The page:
think I’m growing an affinity for bands named “the noun and the noun”. Although I’ve seen the name The Hogweed and the Aderyn floating around for some time, I haven’t had the pleasure of experiencing their sounds until just now. It’s clear that this was a vastly unfortunate oversight on my part. Wounded Wolf Pressis quickly becoming one of my favourite handmade labels currently releasing today with their del- and intricate packaging & attention to detail.
Needless to say, this was the perfect way to start my morning. Outside of my desire to hear tape reels grinding acoustics and halted voices wandering into the dead of night & mind, the other side of the folk production spectrum has its straight-to-the-heart kicks. The vocals comfortably float atop the music, always finding their place amongst other instruments… the hand-played percussion sits so well in a pair of headphones that one can get lost in nothing but the beat for hours on end. Strings stretch and sing to each other from across the earth, cradled in talented hands. This mystical duo from Turkey displays a thorough knowledge of and general respect for the classic and traditional styles while managing to destroy and reattach them with absolute determined finesse.
The vocals, sung in English, have the slightest lilt to them, which adds a unique notch to the standard british accent one becomes accustomed to with this sort of group. There are elements of A Hawk and a Hacksaw, Calexico, and other eastern-inspired modern day groups, but The Hogweed and the Aderyn take their sound to an entirely different plane of existence.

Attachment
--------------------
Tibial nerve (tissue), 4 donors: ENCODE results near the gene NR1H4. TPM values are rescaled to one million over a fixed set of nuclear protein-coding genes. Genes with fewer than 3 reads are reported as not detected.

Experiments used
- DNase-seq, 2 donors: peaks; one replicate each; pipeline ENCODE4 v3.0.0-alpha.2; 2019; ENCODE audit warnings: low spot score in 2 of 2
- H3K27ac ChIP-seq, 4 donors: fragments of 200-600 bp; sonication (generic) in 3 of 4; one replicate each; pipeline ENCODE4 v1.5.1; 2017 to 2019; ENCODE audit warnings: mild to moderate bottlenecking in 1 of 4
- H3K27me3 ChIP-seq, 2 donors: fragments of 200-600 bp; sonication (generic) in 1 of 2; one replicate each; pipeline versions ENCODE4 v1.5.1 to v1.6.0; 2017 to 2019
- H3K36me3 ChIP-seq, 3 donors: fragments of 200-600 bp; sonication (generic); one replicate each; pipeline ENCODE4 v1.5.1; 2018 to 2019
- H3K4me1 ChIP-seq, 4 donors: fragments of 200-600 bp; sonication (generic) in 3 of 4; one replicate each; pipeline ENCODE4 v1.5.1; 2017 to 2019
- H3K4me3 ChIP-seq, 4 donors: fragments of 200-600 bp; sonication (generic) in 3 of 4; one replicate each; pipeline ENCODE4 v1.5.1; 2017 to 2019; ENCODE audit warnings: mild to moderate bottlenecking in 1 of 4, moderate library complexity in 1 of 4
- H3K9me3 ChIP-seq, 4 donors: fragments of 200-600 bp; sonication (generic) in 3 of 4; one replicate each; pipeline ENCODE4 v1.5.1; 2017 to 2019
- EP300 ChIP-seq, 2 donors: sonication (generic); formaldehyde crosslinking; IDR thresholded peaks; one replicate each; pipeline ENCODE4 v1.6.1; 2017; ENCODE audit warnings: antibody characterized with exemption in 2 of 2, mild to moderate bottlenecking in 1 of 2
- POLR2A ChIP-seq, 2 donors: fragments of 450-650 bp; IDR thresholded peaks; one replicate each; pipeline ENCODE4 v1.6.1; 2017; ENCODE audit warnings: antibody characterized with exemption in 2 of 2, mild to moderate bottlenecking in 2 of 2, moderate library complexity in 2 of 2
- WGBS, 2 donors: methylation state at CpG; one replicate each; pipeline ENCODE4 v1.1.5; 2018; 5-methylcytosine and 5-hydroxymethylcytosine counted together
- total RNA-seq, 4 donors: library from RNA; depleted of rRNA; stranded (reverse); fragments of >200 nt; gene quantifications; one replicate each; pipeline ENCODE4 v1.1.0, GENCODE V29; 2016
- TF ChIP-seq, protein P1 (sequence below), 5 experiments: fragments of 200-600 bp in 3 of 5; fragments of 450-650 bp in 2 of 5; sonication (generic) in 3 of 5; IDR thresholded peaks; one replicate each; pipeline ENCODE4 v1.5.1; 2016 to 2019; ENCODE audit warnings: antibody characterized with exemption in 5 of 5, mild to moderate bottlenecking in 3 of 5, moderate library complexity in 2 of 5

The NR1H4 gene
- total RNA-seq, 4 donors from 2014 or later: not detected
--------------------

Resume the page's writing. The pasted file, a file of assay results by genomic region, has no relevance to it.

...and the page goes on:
Opener The Pariah, written, recorded, and reworked over the course of an entire year (alongside Sacred Alchemy), showcases a beautiful tapestry of sounds both eastern & western, current & ancient.
There is something so serene and just a tad bit unsettling about the intertwining compositions and demanding, hypnotic vocals, shimmering acoustic guitar & ukelele duets all but drowned in a shallow, sparse ocean of foreign flutes and ethereal drawls. The blend of earthly organic and unearthly electronic psychedelia is enough to keep you coming back for both sides of the spectrum over & over.
Lore Bodhran stands out as an exercise in pure acoustic ecstasy, melting the mind in a rush of instruments and piranha-esque whispers from unseen waters.
Sacred Alchemy is a twisting, turning little number, with a rhythm so perfect it could transcend its own shaky genre boundaries and become an inherently synthesised electronic masterpiece.
Not letting themselves be pigeonholed (like that’s possible at this point…), the duo is, on closing track Life At Countryside, found employing techniques and soundscapes typically reserved for post / ambient-rock & shoegaze, only with far more self-awareness. Drifting electronics bow and bend around the hop-skip rhythm, frollicking hand in feathered hand with the gorgeous vocal melody.
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